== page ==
On 12 Jan. 1886, in the parish of Saint-Jean-l’Évangéliste in Saint-Jean, Joséphine Marchand married Raoul Dandurand, who described himself at the time as a gentleman and lawyer. For their honeymoon they went to New York. Their only daughter, Gabrielle, was born in December of that year. In 1891 they would use all their ready money ($2,000) for a five-month stay in Europe. Over the years Joséphine would take at least six more trips overseas, travelling to France, England, Germany, Austria, and Italy. A Liberal in politics, Raoul Dandurand was appointed to the Senate in 1898, assuming a heavy responsibility for a young man of 36. In his memoirs, which were to be published in 1967, he told of Joséphine’s influence, claiming that he would not have been made a senator had it not been for her prestige and the affection she inspired in the people who met her.
Joséphine Dandurand enjoyed great success with her writing. In 1888 a performance of “Quand on s’aime, on se marie” at the Académie de Musique de Québec aroused public interest. This one-act comedy in prose would come out in 1896 with the title Rancune. In 1889 she published Contes de Noël under the pseudonym Josette, which she had been using since she began to write. With a preface by Fréchette, it was a collection of eight stories that had previously appeared in magazines. According to Fréchette – a man of his times – the style of the stories revealed “the author’s femininity” hidden behind the pseudonym. She then brought out two short children’s plays, Ce que pensent les fleurs in 1895 and La carte postale the following year. All four of these works were published in Montreal.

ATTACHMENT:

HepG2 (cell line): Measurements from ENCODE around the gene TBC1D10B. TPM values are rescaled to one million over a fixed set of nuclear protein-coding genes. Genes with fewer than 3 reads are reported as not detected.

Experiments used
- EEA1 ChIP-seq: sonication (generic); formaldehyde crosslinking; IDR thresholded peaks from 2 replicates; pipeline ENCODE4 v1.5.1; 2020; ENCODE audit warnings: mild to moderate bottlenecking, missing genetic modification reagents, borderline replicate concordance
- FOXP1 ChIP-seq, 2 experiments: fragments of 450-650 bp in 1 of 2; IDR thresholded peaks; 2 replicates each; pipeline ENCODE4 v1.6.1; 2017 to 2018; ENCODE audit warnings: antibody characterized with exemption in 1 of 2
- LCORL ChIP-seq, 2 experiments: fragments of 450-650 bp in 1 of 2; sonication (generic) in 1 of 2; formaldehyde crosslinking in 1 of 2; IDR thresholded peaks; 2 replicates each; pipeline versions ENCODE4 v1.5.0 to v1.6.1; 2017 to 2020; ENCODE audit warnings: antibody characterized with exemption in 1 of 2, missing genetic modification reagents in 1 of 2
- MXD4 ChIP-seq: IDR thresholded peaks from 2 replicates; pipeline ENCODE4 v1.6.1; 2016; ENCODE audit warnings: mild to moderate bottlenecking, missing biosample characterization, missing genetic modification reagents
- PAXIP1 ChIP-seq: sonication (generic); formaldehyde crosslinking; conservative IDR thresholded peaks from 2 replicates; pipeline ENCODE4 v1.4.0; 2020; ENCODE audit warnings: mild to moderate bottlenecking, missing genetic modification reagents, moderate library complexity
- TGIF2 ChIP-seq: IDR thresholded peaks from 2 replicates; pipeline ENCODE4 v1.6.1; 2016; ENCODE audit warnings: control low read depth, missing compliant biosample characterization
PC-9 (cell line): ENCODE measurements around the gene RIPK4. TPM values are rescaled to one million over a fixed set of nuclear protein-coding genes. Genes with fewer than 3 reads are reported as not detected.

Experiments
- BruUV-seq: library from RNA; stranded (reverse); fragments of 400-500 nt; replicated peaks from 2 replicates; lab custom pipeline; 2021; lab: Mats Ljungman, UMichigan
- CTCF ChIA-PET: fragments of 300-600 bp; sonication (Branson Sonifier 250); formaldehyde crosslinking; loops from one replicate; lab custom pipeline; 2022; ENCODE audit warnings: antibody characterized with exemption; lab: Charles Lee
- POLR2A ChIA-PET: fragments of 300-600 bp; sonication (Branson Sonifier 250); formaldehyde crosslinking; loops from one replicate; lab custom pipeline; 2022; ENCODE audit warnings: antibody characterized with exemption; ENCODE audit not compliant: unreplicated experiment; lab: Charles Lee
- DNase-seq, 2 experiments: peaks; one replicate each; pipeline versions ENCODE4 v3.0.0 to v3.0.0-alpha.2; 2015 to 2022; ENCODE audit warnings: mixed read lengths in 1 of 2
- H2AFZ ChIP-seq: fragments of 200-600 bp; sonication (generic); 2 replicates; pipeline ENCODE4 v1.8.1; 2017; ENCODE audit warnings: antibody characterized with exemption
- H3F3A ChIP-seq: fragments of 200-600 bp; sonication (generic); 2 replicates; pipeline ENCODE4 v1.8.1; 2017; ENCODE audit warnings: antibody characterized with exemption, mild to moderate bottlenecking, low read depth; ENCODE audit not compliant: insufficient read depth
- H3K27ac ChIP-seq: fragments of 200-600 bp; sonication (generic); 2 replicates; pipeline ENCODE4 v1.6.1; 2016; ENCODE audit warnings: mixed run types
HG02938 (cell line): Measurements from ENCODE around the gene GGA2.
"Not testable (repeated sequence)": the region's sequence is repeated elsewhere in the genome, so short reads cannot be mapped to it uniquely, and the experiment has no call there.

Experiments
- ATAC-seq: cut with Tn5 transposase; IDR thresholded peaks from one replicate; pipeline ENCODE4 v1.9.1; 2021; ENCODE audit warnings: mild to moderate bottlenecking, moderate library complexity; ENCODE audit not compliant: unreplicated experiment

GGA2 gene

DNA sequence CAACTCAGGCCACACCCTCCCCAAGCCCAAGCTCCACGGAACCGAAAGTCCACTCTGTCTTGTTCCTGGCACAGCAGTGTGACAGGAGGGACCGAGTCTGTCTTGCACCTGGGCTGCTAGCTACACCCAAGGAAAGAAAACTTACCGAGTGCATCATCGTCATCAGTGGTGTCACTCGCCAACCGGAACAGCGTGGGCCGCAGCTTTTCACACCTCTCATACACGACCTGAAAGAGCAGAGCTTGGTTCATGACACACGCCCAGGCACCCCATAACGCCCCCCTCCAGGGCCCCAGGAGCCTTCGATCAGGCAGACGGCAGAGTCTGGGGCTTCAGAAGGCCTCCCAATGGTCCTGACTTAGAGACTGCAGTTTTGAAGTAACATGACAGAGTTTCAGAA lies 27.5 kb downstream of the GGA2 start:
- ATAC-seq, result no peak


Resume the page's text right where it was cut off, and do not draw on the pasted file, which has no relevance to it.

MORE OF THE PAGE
In January 1893 Dandurand founded Le Coin du feu in Montreal. With the inauguration of this monthly magazine she established a secure place for herself in the field of journalism. Le Coin du feu was the first French-language periodical in Canada edited by a woman and intended specifically for women. Although she could occasionally count on prestigious contributors – Félicité Angers, Marie Gérin-Lajoie [Lacoste*], Jules Simon, and Paul Bourget – as founder and editor she herself produced much of the material: a leading column signed with her married name, Mme Dandurand; columns titled “Travers sociaux,” signed Marie Vieuxtemps and devoted to dissecting the shortcomings of middle-class society; and the articles by Météore, in which she dealt with literature and the French language. This forum enabled her to explore her favourite topics, including literature, family relationships, feminism, the intellectual awakening of women, and politics. In December 1893, for example, she published the opinions of a number of people, including her mother, Félicité Angers, Joseph-Israël Tarte*, and Arthur Buies, on the subject of women’s suffrage. Regular columns on cooking, fashion, hygiene, and health, as well as articles for children, poems, and illustrations, were included in the 30-odd pages of each number.